George Washington Papers

To George Washington from Captain Nicholson Broughton, 7 September 1775

From Captain Nicholson Broughton

Glocester [Mass.] September 7, 1775

May it please your Excellency

I beg leave to acquaint your Excellency that I sailed from Beverly last Tuesday at 10 oClock with a fair wind, proceeded on my Cruise; on the same day about 5 oClock Saw two ships of War, they gave me Chace, I made back towards Cape Ann but did not go in, next morning I saw a ship under my lee quarter she giveing me Chace I run into Cape Ann harbour,1 I went out again that night about sun sett, and stood to the southward, next morning saw a ship under my lee quarter I perceived her to be a large ship, I tack’d & stood back for the land, soon after I put about & stood towards her again and found her a ship of no force, I came up with her hail’d & asked where she came from, was answer’d from Piscatuqua & bound to Boston, I told him he must bear away and go into Cape Ann, but being very loth I told him if he did not I should fire on him, on that he bore away and I have brought her safe into Cape Ann Harbour, and have deliver’d the ship and Prisoners into the hands & care of the Committee of Safety for this town of Glocester, and have desired them to send the Prisoners under proper guard to your Excellency for further orders.2

also have sent the Captain of the ship we took for your Excellencys examination,3 and I shall proceed immediately in the further execution of your Excellencys orders and am your Excellencys most Obedient Humble Servent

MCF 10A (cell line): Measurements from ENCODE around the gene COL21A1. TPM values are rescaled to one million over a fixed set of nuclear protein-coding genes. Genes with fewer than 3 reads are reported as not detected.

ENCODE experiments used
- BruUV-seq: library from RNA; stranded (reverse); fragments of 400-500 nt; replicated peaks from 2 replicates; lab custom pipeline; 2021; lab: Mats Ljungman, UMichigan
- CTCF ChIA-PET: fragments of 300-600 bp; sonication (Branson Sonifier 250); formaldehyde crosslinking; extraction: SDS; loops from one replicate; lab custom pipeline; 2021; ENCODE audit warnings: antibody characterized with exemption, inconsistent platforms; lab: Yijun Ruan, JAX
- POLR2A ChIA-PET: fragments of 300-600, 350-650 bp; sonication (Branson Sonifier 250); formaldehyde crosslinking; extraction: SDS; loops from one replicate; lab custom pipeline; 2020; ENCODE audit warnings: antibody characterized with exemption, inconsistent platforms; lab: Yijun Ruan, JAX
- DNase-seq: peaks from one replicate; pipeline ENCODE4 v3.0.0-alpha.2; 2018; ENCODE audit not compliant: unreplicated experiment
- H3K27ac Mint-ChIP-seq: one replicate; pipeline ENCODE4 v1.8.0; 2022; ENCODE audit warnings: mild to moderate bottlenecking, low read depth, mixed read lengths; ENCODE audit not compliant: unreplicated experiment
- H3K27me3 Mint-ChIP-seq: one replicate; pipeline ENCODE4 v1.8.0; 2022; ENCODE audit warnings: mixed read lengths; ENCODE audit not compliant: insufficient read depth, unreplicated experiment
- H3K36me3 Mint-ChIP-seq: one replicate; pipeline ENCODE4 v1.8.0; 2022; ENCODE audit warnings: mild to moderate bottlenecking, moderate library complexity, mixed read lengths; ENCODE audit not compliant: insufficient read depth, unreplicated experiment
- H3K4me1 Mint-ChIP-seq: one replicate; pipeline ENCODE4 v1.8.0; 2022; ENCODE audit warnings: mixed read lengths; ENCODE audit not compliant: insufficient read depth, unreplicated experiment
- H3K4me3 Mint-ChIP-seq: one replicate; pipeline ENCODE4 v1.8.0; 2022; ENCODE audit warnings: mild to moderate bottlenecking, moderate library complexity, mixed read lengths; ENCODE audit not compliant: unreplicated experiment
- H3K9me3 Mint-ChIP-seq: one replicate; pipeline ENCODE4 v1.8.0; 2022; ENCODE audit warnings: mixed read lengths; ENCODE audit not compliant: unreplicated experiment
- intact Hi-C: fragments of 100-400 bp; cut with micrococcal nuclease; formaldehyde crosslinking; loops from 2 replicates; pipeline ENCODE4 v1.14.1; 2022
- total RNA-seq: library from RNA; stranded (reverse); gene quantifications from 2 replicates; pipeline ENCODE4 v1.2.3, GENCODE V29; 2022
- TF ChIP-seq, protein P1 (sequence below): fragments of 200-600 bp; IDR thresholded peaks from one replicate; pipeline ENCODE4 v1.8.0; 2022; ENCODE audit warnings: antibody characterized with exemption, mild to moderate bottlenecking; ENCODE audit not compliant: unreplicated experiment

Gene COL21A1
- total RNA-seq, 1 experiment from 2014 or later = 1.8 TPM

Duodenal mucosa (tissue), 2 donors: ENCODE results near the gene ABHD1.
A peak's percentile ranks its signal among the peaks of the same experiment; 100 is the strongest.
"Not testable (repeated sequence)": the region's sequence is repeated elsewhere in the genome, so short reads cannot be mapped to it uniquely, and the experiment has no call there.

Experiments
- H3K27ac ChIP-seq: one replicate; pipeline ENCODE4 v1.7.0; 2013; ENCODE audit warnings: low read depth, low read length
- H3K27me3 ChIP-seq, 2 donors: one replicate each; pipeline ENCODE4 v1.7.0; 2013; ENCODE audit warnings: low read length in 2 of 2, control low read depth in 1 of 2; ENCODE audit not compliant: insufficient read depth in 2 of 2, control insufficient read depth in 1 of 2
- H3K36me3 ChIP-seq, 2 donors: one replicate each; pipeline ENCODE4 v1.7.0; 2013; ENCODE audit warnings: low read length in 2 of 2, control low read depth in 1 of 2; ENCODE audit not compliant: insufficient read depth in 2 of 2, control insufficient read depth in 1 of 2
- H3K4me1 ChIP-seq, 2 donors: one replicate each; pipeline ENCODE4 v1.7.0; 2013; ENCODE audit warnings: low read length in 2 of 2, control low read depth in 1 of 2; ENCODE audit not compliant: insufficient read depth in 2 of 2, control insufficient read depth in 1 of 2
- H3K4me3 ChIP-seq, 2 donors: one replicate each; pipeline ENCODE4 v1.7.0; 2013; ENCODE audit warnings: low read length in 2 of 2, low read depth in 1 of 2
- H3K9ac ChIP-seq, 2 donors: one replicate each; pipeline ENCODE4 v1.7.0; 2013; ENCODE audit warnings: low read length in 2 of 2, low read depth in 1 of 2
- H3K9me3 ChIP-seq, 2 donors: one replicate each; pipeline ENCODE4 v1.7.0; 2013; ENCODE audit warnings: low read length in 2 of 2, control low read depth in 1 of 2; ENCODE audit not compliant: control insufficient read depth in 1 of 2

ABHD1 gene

Nicholasson Broughton

L, DLC:GW. This letter, including the signature, is in the writing of the unidentified person who wrote the Gloucester committee of safety’s letter to GW of this date. Broughton signed his first name as “Nicholson.” See Broughton to GW, 2 [1] [2] and 6 Nov. 1775.

1The previous Tuesday was 5 September. Cape Ann Harbor is Gloucester Harbor.

2The ship taken by Broughton was the Unity, a 260—ton American merchant vessel that on 5 Sept. sailed for the West Indies from Portsmouth, N.H., and on the same day was captured by the British warship Lively. A British prize crew, consisting of a midshipman and six sailors, was taking the Unity to Boston when Broughton recaptured her. Owned by John Langdon, a prominent New Hampshire Patriot, the Unity and her cargo of lumber and provisions could not be condemned and sold for prize money under the rule governing recaptures that GW included in his instructions to Broughton on 2 September. Broughton attempted to get around the rule by arguing that the Unity’s destination from the start had been Boston and not the West Indies (Broughton to GW, 9 Sept. 1775). GW rejected that argument and ordered the Unity to be delivered to Langdon’s agent (GW to Langdon, 21 Sept. 1775).

3The Unity’s captain, John Flagg of Portsmouth, remained on his vessel after the British prize crew took over. Flagg’s crew was taken off the Unity by her British captors.

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